To continue to follow stories about people living with ALS in the community and learn more about the disease, follow our blog HERE

Comments

Submitted by: Shannon D. on Fri, 11/05/2021

Offering respite care to partners and family is a big help too! Sometimes caregivers need to "recharge" in order to be at their best when caring for a family member. Remember, you can not pour from an empty cup. Instead of gifts this year, sign up for an afternoon or evening to spend with a loved one so the primary caregiver has the opportunity for restoration.

Submitted by: Lisa S. on Wed, 07/06/2022

Thank you for your thoughtful suggestions.

Submitted by: Beverly D. on Fri, 11/05/2021

My mother lost her battle to ALS a year ago yesterday…she stayed with me until the end. My husband and I took care of her. It was the most painful thing to witness to see her deteriorating everyday but I’m so glad she was with me the last moments here on earth. I know she is in now Home in Heaven waiting on me….

Submitted by: MICHIEL H. on Thu, 12/09/2021

My wonderful wife has had ALS going on nine years. It was like being hit the head with a large hammer. No one can imagine being diagnosed with ALS out of the blue. She has been bedridden for the last three years which is very labour intensive. And then I lost my 48 year old son back in October. Another hit with the same hammer.

And in all this time of one devastating blow after another, I have yet to hear anyone say what is needed most in this time is a loving heart felt hug from the ones that are closest to you. In almost nine years no one has taken the time not say anything but give a big hug and cry with me.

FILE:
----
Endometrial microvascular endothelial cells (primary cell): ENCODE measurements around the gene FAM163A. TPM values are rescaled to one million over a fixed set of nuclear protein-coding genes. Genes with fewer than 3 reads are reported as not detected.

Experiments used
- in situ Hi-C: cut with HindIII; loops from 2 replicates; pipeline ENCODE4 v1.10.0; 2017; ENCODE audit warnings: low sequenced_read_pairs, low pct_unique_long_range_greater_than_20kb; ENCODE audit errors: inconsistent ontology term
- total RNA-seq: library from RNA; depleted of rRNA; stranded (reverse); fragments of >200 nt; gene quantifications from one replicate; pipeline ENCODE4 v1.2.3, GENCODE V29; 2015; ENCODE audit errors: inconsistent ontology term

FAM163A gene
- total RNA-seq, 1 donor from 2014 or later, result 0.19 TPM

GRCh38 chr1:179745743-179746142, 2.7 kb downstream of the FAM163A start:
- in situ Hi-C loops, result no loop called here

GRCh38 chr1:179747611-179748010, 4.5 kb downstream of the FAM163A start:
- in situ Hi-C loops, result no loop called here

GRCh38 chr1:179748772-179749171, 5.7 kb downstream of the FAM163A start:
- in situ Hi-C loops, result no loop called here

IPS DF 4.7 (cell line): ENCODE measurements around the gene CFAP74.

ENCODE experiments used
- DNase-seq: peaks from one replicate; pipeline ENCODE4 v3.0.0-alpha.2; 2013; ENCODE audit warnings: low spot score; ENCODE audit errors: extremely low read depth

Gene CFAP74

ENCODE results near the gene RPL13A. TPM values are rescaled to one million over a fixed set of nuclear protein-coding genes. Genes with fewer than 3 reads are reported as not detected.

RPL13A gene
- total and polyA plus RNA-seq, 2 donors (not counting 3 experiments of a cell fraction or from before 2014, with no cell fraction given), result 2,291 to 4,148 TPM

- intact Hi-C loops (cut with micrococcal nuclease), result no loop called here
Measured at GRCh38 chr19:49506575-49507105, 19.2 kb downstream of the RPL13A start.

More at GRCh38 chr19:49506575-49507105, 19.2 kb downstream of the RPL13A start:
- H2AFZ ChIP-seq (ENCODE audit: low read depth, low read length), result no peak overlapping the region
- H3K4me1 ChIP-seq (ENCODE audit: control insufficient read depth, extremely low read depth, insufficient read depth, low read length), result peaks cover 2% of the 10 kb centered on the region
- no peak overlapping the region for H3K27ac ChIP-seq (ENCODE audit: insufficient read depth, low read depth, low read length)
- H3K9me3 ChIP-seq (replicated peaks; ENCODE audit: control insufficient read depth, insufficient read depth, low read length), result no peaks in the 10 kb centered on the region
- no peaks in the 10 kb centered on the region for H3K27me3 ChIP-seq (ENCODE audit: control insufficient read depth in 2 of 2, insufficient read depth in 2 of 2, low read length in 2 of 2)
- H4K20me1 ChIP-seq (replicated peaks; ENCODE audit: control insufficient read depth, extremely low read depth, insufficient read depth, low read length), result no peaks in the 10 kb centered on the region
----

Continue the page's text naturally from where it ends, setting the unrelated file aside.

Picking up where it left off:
I stand waiting for the next hammer blow to come that of her death. I can tell you that the strength that keeps me going comes from the ALMIGHTY LORD AND SAVIOR who without I could not continue.

Tell that to people who are taking care of a love one.

Submitted by: Lisa S. on Wed, 07/06/2022

I'm so sorry that you and your family have had such tragedy in your lives. Thank you for your insightful comments. I'm going to say a prayer for you all now. May God bless you and keep you.

Submitted by: Rosalie J. on Wed, 02/09/2022

Need help getting medical equipment for my father who is battling ALS for 10+ years. Also to help caregiver which is my mom. Medicare doesn’t cover anything for his comfort at home

Submitted by: Amy L. on Thu, 02/10/2022

Hi Rosalie. Our hearts go out to you and your family. Please contact your local ALS Association chapter for assistance: als.org/chapters.

Submitted by: Louann H. on Sat, 02/19/2022

My brother-in-law has ALS. I recently moved to another state away from him. I keep in touch with him, but feel helpless so far away.
I've encouraged him to reach out to the ALS Association, which he has, but he is sometimes resistant to help. He is a very proud, independent person. He lives with his 97 year old mother who is growing weaker as well. They somehow want to depend on each other, which in my opinion is futile. Can you give me some advice as how to help.
Thank you !

Submitted by: SARALA S. on Mon, 06/20/2022

My husband os 58 and in January this year diagnosed with ASL..... WE REALLY DON'T KNOW HOW TO GO ABOUT IT..... PLEASE GUIDE ME THROUGH.....TQ

Submitted by: Amy L. on Tue, 06/21/2022

Hi Sarala, please contact your local ALS Association chapter for free information, resources and support. Find their contact information here: als.org/chapters

Submitted by: Lone S. on Tue, 07/12/2022

Plz tell me can it goes recover

Submitted by: Amy L. on Wed, 07/13/2022

Hi Lone, unfortunately there is no cure for ALS yet.